After dinner I climbed into bed with all of my books, and Robert, who also noticed that Ella was particularly stressed, invited her up on the bed.  He gave her some love, but what she really wanted was some time with me.  I’m not tooting my own horn here.  We are soul mates, so we are at the top of each other’s love buddies list.

I put away every book but one and snuggled up with her.  Usually she is not a cuddler and only tolerates snuggles if she is getting something in return.  Belly scratches are at the top of her list. 

Last night she not only cuddled with me and allowed me to hold a book with one hand, she also stayed with me for some time.  I wouldn’t normally use the word precious to describe my scalawag dog, but last night she was stinkin’ precious.  

Wednesday, November 18, 2015

the most giant game of legos ever

We have picked out a few things for the house!

We've decided use straight edge Hardie shingles (the one on top).  We've also decided to cover the whole house with them rather than breaking it up in any way.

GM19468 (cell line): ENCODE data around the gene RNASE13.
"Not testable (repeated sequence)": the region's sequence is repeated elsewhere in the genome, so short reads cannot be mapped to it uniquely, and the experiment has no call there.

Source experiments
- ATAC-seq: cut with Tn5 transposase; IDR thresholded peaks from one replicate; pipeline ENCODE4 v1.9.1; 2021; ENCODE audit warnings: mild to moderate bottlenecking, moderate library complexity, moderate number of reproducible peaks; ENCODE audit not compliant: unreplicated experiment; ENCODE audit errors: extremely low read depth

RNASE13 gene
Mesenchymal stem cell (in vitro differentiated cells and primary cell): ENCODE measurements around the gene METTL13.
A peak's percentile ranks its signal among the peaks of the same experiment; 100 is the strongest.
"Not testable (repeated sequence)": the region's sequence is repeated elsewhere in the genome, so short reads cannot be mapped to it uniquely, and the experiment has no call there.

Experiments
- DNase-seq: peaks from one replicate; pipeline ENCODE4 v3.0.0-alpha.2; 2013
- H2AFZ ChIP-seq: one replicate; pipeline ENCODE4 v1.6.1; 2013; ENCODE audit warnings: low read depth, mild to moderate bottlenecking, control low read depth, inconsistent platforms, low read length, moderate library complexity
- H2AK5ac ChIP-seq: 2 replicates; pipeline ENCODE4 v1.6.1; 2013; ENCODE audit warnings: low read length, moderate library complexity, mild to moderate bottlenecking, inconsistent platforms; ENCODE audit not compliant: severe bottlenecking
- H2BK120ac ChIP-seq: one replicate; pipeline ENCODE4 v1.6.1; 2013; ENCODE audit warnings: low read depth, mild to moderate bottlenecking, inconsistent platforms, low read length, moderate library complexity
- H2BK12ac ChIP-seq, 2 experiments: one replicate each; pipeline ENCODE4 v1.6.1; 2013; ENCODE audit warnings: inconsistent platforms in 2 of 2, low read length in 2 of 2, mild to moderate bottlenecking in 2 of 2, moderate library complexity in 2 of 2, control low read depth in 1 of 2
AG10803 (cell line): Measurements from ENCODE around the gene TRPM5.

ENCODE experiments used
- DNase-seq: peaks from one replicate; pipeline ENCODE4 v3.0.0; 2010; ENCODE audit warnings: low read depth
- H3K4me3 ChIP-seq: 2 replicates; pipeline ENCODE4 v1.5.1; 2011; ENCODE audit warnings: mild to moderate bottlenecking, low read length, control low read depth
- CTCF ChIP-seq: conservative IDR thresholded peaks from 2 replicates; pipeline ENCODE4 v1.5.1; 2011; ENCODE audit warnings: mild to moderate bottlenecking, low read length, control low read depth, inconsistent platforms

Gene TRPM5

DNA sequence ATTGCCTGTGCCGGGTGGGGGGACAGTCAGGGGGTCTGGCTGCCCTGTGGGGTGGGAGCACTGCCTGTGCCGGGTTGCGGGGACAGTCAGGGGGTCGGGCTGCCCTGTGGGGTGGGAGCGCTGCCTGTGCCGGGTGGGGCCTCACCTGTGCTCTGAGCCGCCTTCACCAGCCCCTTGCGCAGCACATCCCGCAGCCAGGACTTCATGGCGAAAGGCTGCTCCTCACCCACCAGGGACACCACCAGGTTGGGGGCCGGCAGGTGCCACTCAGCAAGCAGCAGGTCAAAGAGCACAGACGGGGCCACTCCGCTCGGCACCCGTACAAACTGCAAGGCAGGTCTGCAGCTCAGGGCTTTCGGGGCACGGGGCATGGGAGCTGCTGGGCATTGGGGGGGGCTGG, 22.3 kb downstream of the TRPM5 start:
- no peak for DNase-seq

Shingle-iced housecake!  

While my dreams of using staggered edge Hardie shingles to create an adorable fairy tale pad were dashed after losing a game of rock paper scissors, the team that is designing our house seconded Robert's preference of the straight edge Hardie shingles, especially since we are covering the entire house in them.

We also cannot agree on a paint color.  I want anything but a neutral, but preferably teal or sage green and Robert wants a neutral (and only recently told me he likes blue too).  So we are pretty sure we are going with gray, which is a neutral, yes, but it is my favorite color.  I am still pondering a blue house, however, because it is not a neutral.  Finding an existing pretty blue house is proving to be quite difficult and we really want to see it before we paint the whole house.